In this surgery, the doctor makes only one incision to remove the appendix. A cut is made in the lower right area of the abdomen. This procedure is also preferred in the presence of peritonitis- an infection of the inner lining of the abdominal cavity.
  • Open surgery
    An open surgery is performed instead of laparoscopy when:
    • The person with appendicitis has previously had abdominal surgeries.
    • The appendix develops a lump called the appendix mass.
    • The appendix bursts.
  • Antibiotic therapy
    According to some studies that compared the respective outcomes of surgeries and antibiotic treatments to treat appendix, 70% of the appendix cases may resolve with antibiotics without needing a surgery.
    Antibiotics are usually given to people who are too weak to undergo a surgery. IV (Intravenous) antibiotics preferably cephalosporins are administered before an appendectomy. If the appendix bursts open (perforated appendicitis), the pus is drained immediately and antibiotics are administered till the patient's white blood cell count and temperature normalise.

Lifestyle management

Following tips can help you recover once you are sent home after the treatment:

  • Do not take any antibiotics unless your doctor prescribes them.
  • Keep a record of your temperature every 2 hours if you still have a fever. Bring it along in your next visit to the doctor.
  • Do not use painkillers. Taking medication for pain can make it hard to recognise if the appendicitis is getting better or worse.
  • Do not drink or eat if you are going for another health exam the next day.
  • Do not use laxatives or enemas; they could increase the risk of a ruptured appendix.
  • Take ample rest and enough sleep. It helps in recovering from an appendectomy faster.
  • Avoid straining your abdominal muscles and do not lift heavy things.
  • Include more fibre in your diet as it will help in preventing constipation and help ease bowel movement.
  • Take plenty of fluids every day.

Contact your doctor immediately if there is:

  • Blood in your urine or while vomiting.
  • Prolonged difficulty in emptying the bowel.
  • Constant vomiting.
  • Dizziness.
  •  An increase in the intensity of pain in your abdomen
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Appendicitis prognosis & complications


If immediate surgery is performed to remove the appendix, most people are discharged within a day. For a complicated surgery that involves treating peritonitis, it may take about a week to be discharged. Chances of death from appendicitis are very low with an early medical intervention. Older people take a longer time to recover. More than 50% of people who do not have access to surgery or medications may lose their lives due to complications. The prognosis of a ruptured appendix is very poor.

In most cases, people can get back to their normal activities within a couple of weeks. However, after an open surgery, strenuous activities might need to be avoided for 4 to 6 weeks. One may experience constipation for a while, which can be resolved by eating a fibre-rich diet, staying hydrated, and taking codeine painkillers. People may experience pain in the tip of the shoulder after undergoing a laparoscopic surgery due to the gas that gets pumped in the abdomen during the surgery.


Following complications are possible after an appendix operation:

  • Obstruction of the small bowel
    People who undergo an operation for appendicitis have a 3% to 5% risk of having a small bowel obstruction (blockage in the small intestine).
  • Infection of the wound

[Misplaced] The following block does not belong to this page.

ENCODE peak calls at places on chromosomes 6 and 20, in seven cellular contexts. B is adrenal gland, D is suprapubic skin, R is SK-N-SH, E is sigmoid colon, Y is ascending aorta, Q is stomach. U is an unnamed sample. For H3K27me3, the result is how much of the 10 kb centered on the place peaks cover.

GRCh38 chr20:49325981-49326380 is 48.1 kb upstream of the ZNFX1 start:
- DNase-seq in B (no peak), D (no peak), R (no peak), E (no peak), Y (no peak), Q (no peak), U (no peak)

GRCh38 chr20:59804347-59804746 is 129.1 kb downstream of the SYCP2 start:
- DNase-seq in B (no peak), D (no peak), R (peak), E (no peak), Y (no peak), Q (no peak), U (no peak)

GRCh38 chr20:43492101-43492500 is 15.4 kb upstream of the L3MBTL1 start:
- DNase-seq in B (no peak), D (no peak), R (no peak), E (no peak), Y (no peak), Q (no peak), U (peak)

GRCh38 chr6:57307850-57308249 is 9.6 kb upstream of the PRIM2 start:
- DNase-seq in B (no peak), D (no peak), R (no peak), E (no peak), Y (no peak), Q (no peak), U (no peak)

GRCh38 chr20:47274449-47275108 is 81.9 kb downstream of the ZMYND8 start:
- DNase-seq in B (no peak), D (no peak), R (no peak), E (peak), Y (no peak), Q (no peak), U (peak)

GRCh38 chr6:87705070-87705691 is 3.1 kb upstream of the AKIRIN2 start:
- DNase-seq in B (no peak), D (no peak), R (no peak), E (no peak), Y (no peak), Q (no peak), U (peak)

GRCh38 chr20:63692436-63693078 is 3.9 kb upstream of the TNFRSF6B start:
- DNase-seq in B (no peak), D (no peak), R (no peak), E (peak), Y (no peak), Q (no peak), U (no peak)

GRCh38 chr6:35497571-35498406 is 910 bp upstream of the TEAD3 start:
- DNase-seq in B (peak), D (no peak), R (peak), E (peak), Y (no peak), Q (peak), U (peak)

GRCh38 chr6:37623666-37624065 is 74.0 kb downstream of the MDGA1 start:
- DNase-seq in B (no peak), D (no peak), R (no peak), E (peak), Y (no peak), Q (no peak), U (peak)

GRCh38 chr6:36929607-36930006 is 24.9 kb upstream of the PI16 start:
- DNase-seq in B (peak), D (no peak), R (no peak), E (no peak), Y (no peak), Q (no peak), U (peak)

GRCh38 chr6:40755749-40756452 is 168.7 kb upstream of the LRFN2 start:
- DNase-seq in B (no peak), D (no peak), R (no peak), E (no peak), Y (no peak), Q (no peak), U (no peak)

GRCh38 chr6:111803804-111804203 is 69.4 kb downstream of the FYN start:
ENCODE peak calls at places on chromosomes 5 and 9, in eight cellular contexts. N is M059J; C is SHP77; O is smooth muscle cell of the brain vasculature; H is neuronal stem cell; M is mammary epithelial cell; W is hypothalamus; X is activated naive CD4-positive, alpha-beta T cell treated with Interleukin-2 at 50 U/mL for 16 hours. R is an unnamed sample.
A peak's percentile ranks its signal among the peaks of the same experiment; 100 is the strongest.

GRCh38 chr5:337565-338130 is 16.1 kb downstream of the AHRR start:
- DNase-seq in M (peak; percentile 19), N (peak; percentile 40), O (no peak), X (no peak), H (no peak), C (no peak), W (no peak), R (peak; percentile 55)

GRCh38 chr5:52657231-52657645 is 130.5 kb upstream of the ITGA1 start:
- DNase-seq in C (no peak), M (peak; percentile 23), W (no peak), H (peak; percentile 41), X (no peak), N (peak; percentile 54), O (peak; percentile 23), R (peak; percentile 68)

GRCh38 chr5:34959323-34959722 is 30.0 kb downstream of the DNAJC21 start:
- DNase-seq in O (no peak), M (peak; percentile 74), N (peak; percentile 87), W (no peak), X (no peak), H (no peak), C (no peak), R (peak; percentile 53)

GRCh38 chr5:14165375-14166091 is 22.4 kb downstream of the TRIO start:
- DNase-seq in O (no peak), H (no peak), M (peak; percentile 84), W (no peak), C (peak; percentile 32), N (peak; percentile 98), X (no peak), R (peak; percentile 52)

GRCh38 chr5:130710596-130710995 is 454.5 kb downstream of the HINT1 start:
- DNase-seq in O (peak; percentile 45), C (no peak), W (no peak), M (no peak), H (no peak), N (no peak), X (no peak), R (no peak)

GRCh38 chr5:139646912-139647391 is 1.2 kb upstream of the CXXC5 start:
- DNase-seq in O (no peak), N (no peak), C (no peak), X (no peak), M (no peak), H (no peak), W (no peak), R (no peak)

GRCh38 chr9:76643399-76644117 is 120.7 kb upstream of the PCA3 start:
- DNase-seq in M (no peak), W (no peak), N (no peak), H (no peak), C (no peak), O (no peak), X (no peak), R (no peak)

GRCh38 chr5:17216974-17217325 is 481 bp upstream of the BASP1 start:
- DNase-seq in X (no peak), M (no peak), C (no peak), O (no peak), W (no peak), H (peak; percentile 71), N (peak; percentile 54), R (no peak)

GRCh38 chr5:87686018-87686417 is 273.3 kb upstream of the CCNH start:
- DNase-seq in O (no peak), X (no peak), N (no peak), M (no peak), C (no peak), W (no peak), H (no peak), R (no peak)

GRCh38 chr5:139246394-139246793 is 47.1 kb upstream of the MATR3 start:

An infection of the surgical wound happens in about 3% of cases. The wound may either need a reopening or treatment with antibiotics may be needed depending upon its condition.
  • Peritonitis
    Bursting of the appendix can lead to spreading of the bacteria to other body parts. If the infection spreads to the peritoneum, a thin layer of tissue lining the abdomen, it is called peritonitis. Following are the signs indicating that your appendix may have burst:
    • Fever
    • Rapid heartbeat
    • Abdominal swelling
    • Feeling sick
    • Constant abdominal pain

Long-term problems or even death may occur if peritonitis is not treated immediately. Antibiotics and appendectomy are usually used for the treatment of peritonitis.

  • Abscesses
    Sometimes, pus collects around a burst appendix known as an abscess. Antibiotics are given to treat the abscess or the pus is drained out surgically.


  1. MedlinePlus Medical Encyclopedia: US National Library of Medicine; Appendicitis
  2. National Health Service [Internet]. UK; Overview - Appendicitis
  3. Hanumant P Lohar, Murtuza Ali Asger Calcuttawala, Dakshyani Satish Nirhale, Virendra S Athavale, Manish Malhotra, Nishant Priyadarshi. Epidemiological aspects of appendicitis in a rural setup. 2014; volume 7; D. Y. Patil Medical College, Hospital and Research Center; Pune, Maharashtra.
  4. Better health channel. Department of Health and Human Services [internet]. State government of Victoria; Appendicitis
  5. Margenthaler JA, Longo WE, Virgo KS, Johnson FE, Oprian CA, Henderson WG, Daley J, Khuri SF. Risk factors for adverse outcomes after the surgical treatment of appendicitis in adults.. Ann Surg. 2003 Jul;238(1):59-66. PMID: 12832966
  6. Stanford Health Care [Internet]. Stanford Medicine, Stanford University; Appendicitis
  7. National Institute of Diabetes and Digestive and Kidney Diseases [internet]: US Department of Health and Human Services; Symptoms & Causes of Appendicitis
  8. Cleveland Clinic. [Internet]. Cleveland, Ohio. Appendicitis: Management and Treatment
  9. MSDmannual consumer version [internet].Appendicitis. Merck Sharp & Dohme Corp. Merck & Co., Inc., Kenilworth, NJ, USA
  10. National Health Service [Internet]. UK; Overview - Abscess

Medicines for Appendicitis

Medicines listed below are available for Appendicitis. Please note that you should not take any medicines without doctor consultation. Taking any medicine without doctor's consultation can cause serious problems.